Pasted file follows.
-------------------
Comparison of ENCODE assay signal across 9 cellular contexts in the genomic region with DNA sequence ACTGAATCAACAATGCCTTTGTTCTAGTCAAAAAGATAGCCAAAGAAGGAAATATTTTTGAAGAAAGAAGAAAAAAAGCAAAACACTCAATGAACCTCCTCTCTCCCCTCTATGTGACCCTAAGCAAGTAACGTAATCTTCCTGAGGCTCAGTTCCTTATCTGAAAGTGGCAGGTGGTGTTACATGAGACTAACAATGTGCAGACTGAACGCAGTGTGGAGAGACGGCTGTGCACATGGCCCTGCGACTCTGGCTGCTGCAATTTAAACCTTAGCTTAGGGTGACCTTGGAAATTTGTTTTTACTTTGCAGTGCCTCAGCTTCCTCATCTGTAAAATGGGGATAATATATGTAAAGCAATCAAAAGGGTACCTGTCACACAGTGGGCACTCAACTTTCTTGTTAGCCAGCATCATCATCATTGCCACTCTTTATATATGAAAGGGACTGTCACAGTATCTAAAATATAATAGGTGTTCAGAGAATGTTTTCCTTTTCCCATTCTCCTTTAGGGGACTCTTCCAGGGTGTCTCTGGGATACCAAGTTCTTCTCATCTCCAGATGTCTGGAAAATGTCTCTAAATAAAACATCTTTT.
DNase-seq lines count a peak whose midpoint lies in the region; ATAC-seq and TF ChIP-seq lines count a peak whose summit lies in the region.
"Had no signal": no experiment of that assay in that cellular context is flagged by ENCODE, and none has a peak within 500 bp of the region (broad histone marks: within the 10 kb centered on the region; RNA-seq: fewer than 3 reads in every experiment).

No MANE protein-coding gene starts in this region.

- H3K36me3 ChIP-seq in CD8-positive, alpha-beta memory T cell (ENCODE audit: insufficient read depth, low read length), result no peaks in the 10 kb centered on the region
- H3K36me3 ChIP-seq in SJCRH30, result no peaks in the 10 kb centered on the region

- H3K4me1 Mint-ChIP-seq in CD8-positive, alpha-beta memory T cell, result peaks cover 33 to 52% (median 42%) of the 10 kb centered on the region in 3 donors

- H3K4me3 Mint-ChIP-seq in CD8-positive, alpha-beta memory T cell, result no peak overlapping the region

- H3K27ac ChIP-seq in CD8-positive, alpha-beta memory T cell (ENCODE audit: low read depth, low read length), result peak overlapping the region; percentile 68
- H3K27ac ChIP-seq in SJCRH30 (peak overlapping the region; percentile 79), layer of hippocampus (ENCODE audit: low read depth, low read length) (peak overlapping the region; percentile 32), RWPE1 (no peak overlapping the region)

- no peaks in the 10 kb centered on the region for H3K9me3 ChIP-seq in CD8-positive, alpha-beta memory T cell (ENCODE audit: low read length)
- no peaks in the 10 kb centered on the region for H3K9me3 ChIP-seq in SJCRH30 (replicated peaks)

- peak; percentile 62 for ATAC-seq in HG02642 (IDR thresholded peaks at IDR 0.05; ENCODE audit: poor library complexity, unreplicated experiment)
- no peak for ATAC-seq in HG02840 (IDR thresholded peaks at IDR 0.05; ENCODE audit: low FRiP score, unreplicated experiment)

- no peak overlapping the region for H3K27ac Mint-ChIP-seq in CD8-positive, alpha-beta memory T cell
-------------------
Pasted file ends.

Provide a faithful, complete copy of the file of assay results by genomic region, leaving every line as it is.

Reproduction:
Comparison of ENCODE assay signal across 9 cellular contexts in the genomic region with DNA sequence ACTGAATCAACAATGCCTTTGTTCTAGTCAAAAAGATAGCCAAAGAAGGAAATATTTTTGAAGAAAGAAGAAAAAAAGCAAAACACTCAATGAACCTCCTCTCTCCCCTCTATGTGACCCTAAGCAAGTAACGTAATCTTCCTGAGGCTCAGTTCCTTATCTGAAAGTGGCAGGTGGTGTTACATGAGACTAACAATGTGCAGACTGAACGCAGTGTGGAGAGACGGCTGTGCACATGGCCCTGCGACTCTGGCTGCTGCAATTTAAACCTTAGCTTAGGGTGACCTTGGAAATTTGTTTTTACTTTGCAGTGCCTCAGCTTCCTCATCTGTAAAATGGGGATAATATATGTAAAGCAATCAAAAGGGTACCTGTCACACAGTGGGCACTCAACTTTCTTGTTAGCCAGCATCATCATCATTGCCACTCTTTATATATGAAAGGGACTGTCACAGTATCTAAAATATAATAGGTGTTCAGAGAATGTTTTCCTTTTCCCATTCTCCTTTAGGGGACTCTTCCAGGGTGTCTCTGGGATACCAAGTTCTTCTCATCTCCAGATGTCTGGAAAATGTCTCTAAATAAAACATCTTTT.
DNase-seq lines count a peak whose midpoint lies in the region; ATAC-seq and TF ChIP-seq lines count a peak whose summit lies in the region.
"Had no signal": no experiment of that assay in that cellular context is flagged by ENCODE, and none has a peak within 500 bp of the region (broad histone marks: within the 10 kb centered on the region; RNA-seq: fewer than 3 reads in every experiment).

No MANE protein-coding gene starts in this region.

- H3K36me3 ChIP-seq in CD8-positive, alpha-beta memory T cell (ENCODE audit: insufficient read depth, low read length), result no peaks in the 10 kb centered on the region
- H3K36me3 ChIP-seq in SJCRH30, result no peaks in the 10 kb centered on the region

- H3K4me1 Mint-ChIP-seq in CD8-positive, alpha-beta memory T cell, result peaks cover 33 to 52% (median 42%) of the 10 kb centered on the region in 3 donors

- H3K4me3 Mint-ChIP-seq in CD8-positive, alpha-beta memory T cell, result no peak overlapping the region

- H3K27ac ChIP-seq in CD8-positive, alpha-beta memory T cell (ENCODE audit: low read depth, low read length), result peak overlapping the region; percentile 68
- H3K27ac ChIP-seq in SJCRH30 (peak overlapping the region; percentile 79), layer of hippocampus (ENCODE audit: low read depth, low read length) (peak overlapping the region; percentile 32), RWPE1 (no peak overlapping the region)

- no peaks in the 10 kb centered on the region for H3K9me3 ChIP-seq in CD8-positive, alpha-beta memory T cell (ENCODE audit: low read length)
- no peaks in the 10 kb centered on the region for H3K9me3 ChIP-seq in SJCRH30 (replicated peaks)

- peak; percentile 62 for ATAC-seq in HG02642 (IDR thresholded peaks at IDR 0.05; ENCODE audit: poor library complexity, unreplicated experiment)
- no peak for ATAC-seq in HG02840 (IDR thresholded peaks at IDR 0.05; ENCODE audit: low FRiP score, unreplicated experiment)

- no peak overlapping the region for H3K27ac Mint-ChIP-seq in CD8-positive, alpha-beta memory T cell